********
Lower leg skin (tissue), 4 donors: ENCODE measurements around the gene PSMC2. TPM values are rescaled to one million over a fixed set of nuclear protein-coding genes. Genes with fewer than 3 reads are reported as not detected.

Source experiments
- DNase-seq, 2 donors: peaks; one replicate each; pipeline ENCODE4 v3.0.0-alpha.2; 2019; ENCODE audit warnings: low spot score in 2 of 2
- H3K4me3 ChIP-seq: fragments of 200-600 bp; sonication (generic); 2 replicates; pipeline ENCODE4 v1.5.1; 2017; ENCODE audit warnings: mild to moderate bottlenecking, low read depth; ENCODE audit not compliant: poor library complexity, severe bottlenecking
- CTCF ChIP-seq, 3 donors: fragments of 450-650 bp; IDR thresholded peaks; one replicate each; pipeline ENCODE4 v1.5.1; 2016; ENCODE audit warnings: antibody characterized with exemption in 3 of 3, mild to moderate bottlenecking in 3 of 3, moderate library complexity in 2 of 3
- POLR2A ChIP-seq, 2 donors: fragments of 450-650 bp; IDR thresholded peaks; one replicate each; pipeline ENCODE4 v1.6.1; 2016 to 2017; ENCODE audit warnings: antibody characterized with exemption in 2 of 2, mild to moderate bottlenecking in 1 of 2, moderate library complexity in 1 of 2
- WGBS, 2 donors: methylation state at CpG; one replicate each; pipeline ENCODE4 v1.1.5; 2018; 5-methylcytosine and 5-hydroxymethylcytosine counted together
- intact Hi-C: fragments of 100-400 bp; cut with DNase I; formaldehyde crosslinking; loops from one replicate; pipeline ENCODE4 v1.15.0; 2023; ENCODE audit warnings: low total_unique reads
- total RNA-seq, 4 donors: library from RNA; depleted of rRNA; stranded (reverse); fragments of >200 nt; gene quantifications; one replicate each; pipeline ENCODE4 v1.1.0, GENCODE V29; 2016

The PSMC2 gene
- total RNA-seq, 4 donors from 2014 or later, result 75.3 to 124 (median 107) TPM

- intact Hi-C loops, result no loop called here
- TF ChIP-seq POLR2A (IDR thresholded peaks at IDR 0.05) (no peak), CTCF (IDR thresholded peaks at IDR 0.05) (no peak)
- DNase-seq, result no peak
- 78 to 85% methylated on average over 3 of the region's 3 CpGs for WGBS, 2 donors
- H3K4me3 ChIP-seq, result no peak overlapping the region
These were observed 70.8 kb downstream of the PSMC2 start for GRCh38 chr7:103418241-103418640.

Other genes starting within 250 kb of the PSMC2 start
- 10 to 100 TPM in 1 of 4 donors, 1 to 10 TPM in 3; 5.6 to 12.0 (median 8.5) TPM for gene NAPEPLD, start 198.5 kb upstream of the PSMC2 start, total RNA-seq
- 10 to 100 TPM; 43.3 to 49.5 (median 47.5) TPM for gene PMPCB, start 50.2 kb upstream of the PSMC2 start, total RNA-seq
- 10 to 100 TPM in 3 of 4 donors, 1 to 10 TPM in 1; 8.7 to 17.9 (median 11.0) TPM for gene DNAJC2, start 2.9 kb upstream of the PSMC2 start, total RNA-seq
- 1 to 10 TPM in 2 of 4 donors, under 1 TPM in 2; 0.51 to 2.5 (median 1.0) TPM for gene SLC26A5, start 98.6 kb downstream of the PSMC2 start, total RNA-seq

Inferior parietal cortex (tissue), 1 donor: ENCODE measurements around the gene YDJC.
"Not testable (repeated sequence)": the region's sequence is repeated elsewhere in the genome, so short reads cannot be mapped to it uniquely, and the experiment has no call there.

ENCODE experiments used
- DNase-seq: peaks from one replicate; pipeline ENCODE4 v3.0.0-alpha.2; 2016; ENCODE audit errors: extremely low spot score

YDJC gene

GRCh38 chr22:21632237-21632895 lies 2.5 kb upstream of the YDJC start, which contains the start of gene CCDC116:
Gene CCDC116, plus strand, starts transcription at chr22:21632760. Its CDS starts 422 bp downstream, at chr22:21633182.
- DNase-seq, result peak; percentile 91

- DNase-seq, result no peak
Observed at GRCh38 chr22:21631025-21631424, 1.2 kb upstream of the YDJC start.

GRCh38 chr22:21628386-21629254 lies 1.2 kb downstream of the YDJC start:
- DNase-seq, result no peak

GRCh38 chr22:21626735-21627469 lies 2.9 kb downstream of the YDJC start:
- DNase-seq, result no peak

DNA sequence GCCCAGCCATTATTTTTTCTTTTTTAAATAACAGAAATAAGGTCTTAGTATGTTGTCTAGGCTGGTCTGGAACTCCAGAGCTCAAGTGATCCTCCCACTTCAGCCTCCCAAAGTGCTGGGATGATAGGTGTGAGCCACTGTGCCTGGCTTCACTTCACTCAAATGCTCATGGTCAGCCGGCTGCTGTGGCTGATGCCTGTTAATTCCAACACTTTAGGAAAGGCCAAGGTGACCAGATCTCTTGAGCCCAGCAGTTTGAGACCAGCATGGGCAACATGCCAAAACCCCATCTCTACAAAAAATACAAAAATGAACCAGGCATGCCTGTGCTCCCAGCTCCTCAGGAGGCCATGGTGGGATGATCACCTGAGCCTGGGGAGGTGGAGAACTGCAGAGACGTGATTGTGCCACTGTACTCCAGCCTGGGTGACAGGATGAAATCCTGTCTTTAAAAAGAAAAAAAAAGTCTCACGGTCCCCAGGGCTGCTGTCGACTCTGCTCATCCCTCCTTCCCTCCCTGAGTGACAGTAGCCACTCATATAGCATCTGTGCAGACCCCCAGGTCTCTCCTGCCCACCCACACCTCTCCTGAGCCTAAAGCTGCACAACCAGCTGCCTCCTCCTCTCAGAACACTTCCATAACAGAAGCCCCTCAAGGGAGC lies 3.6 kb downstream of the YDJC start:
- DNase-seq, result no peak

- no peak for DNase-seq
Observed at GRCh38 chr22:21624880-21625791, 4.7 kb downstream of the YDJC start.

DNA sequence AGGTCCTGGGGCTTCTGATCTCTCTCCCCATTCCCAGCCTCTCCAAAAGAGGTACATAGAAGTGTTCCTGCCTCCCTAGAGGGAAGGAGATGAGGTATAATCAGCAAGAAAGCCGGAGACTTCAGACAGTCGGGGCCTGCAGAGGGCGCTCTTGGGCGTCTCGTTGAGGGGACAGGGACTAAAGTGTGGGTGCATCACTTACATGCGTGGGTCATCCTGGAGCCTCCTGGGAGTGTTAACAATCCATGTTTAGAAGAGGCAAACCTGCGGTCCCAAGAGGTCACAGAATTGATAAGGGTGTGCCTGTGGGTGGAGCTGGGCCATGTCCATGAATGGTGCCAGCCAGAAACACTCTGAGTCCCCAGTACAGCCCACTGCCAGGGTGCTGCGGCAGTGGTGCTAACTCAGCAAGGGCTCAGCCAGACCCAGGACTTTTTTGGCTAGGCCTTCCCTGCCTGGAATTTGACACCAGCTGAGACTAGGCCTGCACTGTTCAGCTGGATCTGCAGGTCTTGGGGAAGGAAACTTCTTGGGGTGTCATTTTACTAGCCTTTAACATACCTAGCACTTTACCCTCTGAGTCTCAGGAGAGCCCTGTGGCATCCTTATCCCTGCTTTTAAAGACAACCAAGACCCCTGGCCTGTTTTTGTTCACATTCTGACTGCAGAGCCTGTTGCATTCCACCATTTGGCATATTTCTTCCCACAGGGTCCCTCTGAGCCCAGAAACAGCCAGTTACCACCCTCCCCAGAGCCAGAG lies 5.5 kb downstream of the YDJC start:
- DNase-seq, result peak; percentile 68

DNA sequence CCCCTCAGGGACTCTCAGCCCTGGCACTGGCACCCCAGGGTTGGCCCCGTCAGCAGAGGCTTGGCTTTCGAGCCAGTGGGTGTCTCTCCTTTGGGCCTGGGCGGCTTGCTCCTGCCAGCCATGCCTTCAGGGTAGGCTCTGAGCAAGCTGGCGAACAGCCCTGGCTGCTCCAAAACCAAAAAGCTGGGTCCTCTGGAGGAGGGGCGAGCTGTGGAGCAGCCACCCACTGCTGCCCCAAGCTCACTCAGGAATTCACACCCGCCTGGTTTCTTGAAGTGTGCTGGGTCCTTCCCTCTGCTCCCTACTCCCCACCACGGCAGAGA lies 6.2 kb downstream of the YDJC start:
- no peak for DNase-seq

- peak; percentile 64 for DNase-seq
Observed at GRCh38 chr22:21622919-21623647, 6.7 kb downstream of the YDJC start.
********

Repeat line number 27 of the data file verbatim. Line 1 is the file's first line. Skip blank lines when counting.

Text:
YDJC gene